This is partially in response to a piece recently published by Salon.com, covering an interview with Alva Noe, a philosopher from UC Berkeley.
I am a Hindu. Hindus believe in the existence of souls. I am studying biology. Biology does not consider the soul to be a possible entity. I am a neuroscience-enthusiast. Neuroscience does not believe the soul is the seat of consciousness.
While Alva Noe argues against a reductionist approach to understanding consciousness, unfortunately that is the very real reality of consciousness. The brain is the seat of consciousness. Why argue that it isn’t? It’s not as though the brain is somehow incapable of being responsible for the functions and emotions that make us wholly human.
I will agree with one aspect: that a lot of experience is very much dependent on the context into which we are placed. Yet that does not diminish the role of the brain, but rather, it reveals just how involved the brain is in crafting consciousness. It has to determine, based on the inputs it receives, how to perceive and react to the stimuli present. This is where his driver versus engine analogy falls apart. It is not a process that happens apart from the brain, it is the brain itself. When someone is brain dead, it’s not as is if consciousness continues to exist apart from the brain. Consciousness dies when the brain dies.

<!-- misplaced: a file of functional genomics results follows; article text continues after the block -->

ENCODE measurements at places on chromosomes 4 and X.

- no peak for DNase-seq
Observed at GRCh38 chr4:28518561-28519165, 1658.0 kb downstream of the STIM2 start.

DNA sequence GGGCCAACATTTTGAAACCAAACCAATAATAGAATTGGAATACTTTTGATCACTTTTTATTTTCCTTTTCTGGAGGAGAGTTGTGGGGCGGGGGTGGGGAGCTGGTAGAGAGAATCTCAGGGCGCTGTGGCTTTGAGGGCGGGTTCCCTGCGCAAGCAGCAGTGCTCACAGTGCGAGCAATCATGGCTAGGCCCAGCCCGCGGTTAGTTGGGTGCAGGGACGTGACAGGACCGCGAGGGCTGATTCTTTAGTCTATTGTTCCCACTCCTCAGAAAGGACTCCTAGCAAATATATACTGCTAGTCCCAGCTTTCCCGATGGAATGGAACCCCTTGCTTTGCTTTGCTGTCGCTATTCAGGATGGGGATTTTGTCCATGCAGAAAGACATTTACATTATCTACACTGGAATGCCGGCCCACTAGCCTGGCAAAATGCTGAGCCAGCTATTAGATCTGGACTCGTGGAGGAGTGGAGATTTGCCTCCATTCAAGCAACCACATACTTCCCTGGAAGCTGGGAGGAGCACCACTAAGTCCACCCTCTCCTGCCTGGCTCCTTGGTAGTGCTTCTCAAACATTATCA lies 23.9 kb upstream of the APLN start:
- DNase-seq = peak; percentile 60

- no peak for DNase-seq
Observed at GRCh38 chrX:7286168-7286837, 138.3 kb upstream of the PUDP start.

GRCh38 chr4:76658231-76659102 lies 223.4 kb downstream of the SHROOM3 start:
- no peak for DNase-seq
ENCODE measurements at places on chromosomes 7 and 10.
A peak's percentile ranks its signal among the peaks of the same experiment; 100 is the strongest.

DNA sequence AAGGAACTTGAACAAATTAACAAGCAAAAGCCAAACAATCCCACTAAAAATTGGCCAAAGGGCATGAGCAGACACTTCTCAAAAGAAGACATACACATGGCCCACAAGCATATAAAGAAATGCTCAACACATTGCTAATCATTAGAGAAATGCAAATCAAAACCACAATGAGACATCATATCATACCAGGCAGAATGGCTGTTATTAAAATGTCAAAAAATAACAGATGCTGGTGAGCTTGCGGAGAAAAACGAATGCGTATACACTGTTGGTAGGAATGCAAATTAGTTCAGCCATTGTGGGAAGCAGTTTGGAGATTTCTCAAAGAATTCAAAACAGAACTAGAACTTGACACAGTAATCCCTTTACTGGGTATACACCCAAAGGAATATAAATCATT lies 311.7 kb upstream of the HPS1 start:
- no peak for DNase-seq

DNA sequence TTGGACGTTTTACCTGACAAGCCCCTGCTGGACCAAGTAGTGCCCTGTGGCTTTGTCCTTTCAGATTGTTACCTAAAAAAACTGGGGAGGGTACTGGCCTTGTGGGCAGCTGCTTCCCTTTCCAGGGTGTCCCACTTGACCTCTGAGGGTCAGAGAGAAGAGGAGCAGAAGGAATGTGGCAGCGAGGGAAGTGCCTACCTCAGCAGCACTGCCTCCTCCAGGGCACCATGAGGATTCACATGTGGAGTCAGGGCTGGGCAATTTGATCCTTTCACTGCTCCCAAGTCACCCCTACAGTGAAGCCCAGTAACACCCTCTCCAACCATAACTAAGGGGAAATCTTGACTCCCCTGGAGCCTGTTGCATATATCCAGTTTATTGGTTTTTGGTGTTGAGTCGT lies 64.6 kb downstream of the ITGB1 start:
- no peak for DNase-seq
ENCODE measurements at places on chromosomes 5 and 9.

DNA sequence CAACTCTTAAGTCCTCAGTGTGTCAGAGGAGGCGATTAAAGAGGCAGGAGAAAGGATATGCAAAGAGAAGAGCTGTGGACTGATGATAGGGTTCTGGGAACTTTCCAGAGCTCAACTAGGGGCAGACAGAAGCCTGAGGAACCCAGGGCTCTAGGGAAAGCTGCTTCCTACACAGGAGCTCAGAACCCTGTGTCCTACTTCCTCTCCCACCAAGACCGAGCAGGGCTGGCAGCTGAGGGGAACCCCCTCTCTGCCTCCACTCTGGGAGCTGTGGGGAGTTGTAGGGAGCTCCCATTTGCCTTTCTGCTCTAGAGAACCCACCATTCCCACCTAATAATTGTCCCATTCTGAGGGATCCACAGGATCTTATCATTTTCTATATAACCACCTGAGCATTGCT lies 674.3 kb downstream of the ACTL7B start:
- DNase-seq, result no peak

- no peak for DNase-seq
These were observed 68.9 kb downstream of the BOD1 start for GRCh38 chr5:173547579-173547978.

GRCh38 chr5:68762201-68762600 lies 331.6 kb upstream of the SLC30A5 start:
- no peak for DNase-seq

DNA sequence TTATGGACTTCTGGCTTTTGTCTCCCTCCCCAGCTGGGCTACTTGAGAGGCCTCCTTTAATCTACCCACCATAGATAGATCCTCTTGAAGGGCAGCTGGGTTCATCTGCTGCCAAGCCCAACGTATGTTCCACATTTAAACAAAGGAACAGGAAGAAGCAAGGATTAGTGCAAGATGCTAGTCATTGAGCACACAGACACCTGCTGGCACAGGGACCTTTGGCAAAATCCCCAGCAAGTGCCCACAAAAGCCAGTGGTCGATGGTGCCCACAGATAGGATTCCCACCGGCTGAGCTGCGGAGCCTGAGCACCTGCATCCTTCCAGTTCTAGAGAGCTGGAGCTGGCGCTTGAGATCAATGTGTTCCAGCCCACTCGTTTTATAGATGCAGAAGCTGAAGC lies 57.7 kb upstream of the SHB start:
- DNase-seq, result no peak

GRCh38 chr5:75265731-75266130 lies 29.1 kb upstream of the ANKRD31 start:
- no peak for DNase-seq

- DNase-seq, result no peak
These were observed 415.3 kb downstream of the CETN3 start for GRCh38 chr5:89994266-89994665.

Why is religion something that has to be so separate from neuroscience? It’s as if one cannot coexist with the other, that somehow, neuroscience would undo the wonder that makes religion and religious experience what it is or vice versa. Neuroscience gives a more concrete basis for religious experience, and religion can help us reflect on the sheer wonder that is the brain. Why can’t the soul have a neurological basis? I’m not arguing for the total negation of the existence of the soul, I’m arguing for integrating it into our cerebral selves.
Likewise for love, desires, dreams, whatever emotions and states of mind there are that seem much too complicated to be contained in a network of neurons. These all have strong neurological bases, most have in dopaminergic pathways that give rise to feelings of pleasure and instilling the need to repeat actions that make us feel good (seek out someone we’re crushing on, eating something we like, pursuing a career which interests us). Yet we hate to think of it in these terms, we like to keep a little bit of that veil of mystery intact. It’s understandable, but it’s silly to argue that they are undoubtedly separate from the brain, whether partly or totally.
For better or worse, we are animals. We are a network of organs. We have been blessed with a highly developed forebrain, but that does not make our added ability to perceive ourselves, the world, or anything beyond…anything beyond our membrane-bound brain. What we should perhaps be more in awe of is that, despite the fact that we operate within the confines of our cranium, we can understand and strive for things that seem to exist far beyond us. That is the real wonder of the human psyche.